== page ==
Franz Carl Preumayr in his youth. (Music and Theatre Library, Stockholm)

He and his two brothers, Conrad and Carl, were all extremely talented musicians who came to Sweden in 1802 to join the Royal Orchestra. Franz was considered to be the best bassoonist ever in Sweden. He was also a talented virtuoso. Later, he became director of the military corps of music, an esteemed choir leader, and a composer. His brother Conrad was just as talented but died at age 44. His brother, Carl, was foremost a violoncellist but took over the position of playing the bassoon after Conrad’s death. He was also employed as a singer at the Royal Opera.

Franz Carl Preumayr in uniform.

Franz married Sophia Crusell, the daughter of Sweden’s most famous clarinet player and composer, Bernhard Crusell. They had three children, Anna Mathilda, (b. 1822), Carl Bernhard Edvard, (b. 1825), and Sophia Augusta (b. 1827).

Franz Preumayr’s European Concert Tour, his Travel Journal, and his Meeting with Franz Liszt

 In October of 1829, Franz took off on a 1-year concert tour around Europe. He left his wife and his 3 young children in Stockholm. In his travel journal, he wrote the following on the day he left Sweden (Malmö, October 19, 1829):

“In a moment I shall be separated from Sweden, a country where I have all that in my life I hold dear, and I confess that it costs me indescribably much to leave it. Farewell, my dear Sweden! Farewell wife, children, parents, kin, and friends! May I soon get to see you all again!!!!!!!” (Translation, Agrell, 2015)


Franz Carl Preumayer’s Travel Journal 1829-1830 (Agrell, 2015)

But as we know, Franz had a successful concert tour and returned home the following October. His travel journal is very interesting. He describes how he was at a private soiree and heard the 19-year-old Franz Liszt play the piano. He was utterly annoyed:

“…then a young man played, with the appearance of a real fanatic or a runaway and crazy student. Probably, what he was playing on the piano, accompanied by a violin and a bass, was his own composition consisting of an introduction, a theme with variations, and a menuette. His theatricals and his playing was the most affected I have ever experienced. He worked with his body so that the sweat ran from his forehead, he stared like a maniac with his eyes turned to the ceiling. Now and then he glanced at the ladies, probably to see if such high sensitivity and expression had been communicated.

For my part, I felt really bad about these endless follies and, with pleasure, I observed that even the audience, every single one, with visible impatience were waiting for it to end. Depressed and deeply annoyed at the fool, who I think is called Litz, if I am not mistaken, I had a hard time focusing on the following, twittering Italian Quartet.”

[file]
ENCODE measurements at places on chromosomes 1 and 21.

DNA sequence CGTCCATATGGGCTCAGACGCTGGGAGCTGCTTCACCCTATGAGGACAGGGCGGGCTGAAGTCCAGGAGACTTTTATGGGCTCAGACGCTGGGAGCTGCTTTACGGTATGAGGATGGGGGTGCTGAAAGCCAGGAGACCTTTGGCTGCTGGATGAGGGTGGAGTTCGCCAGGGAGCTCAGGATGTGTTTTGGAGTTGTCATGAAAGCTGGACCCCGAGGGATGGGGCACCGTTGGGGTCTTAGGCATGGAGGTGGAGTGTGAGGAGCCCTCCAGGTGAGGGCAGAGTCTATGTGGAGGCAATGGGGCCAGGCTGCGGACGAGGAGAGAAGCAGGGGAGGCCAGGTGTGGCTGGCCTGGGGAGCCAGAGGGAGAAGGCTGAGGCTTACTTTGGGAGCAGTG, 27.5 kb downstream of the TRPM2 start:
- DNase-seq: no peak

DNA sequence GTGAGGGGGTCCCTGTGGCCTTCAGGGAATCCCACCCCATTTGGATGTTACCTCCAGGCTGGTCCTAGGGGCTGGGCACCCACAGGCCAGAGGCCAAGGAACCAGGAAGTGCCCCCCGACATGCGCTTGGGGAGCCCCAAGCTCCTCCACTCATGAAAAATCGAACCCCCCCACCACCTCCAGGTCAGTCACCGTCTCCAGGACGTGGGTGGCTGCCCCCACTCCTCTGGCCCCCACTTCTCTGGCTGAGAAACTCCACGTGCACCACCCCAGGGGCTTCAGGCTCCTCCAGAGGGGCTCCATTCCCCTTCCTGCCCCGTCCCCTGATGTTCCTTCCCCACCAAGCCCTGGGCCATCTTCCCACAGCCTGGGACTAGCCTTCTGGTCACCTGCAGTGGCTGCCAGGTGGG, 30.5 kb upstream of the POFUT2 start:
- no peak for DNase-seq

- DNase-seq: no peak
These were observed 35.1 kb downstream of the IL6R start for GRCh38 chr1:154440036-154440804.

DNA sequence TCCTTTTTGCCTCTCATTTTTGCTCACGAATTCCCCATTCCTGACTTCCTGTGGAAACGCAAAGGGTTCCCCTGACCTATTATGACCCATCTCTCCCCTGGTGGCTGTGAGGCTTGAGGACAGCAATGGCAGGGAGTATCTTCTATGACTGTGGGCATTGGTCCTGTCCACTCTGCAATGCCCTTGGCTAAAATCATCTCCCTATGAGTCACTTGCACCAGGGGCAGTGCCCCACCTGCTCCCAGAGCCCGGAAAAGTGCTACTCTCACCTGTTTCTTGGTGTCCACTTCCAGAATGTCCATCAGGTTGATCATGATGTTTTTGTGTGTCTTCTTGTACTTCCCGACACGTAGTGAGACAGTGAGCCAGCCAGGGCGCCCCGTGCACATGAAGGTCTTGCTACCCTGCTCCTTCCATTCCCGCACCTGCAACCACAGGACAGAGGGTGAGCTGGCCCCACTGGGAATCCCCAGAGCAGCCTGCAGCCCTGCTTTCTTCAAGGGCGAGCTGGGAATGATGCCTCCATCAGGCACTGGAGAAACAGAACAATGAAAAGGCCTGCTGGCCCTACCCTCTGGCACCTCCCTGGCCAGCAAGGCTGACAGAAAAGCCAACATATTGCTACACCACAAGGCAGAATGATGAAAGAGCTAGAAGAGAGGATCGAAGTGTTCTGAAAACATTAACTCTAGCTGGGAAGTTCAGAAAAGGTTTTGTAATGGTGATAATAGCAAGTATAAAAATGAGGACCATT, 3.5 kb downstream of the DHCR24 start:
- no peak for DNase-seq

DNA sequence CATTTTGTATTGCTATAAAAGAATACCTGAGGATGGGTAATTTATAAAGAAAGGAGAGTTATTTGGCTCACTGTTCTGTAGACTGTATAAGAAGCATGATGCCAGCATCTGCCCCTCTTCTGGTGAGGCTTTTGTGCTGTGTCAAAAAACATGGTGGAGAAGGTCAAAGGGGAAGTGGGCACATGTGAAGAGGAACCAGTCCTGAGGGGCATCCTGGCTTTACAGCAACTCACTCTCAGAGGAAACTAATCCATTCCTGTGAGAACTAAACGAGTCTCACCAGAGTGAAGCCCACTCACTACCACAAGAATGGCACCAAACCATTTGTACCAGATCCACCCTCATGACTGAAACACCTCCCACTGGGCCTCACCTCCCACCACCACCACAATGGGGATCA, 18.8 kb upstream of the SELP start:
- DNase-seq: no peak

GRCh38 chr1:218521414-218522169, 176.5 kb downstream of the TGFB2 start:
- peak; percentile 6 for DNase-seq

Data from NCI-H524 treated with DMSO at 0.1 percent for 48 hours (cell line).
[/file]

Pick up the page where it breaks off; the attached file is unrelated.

What happened to the children Preumayr?

Anna Mathilda

Anna Mathilda was fortunate to have a collection of musical notes dedicated to her. In 1836, when she was 14, the 22-year-old German flautist, Carl Ludwig Heinrich Winkler, who had just joined the Royal Orchestra in Stockholm, published the following musical notes:

Francaises, Waltzes, and Anglaises danced in Stockholm in 1836, composed or arranged for Pianoforte and dedicated to
demoiselle Anna Mathilda Preumayr by C. Winckler.
32 skilling.

Maybe he was an admirer or maybe she was also a great musician and he wanted to show his appreciation. But even if she was good at playing the pianoforte, there would be no concert tour through Europe for her. She did what most girls did at this time. On December 18, 1845, she married the secretary of the Royal War Council, Lars Johan Rhodin. Two years later, on September 30, 1847, they had a daughter, Anna Sofia.

Carl Bernhard Edvard

Carl Bernhard Edvard also did not have a musical career. He married Johanna Gustava Elisabeth Fogelström and became a director of the Swedish Telegraph.

Sophia Augusta

And Sophia Augusta? What happened to her? Unfortunately, not even 2 months after becoming an aunt to little Anna Sofia, she suddenly took ill with stomach ache and fever. On the 21st of November 1847, she died from gastric fever, a catch-all name for diseases such as salmonella infections and typhoid. Her funeral was in St Jacob’s church where, 3 years earlier, she had been confirmed with the other girls. The funeral took place on the day that would have been her 20th birthday.

Post scriptum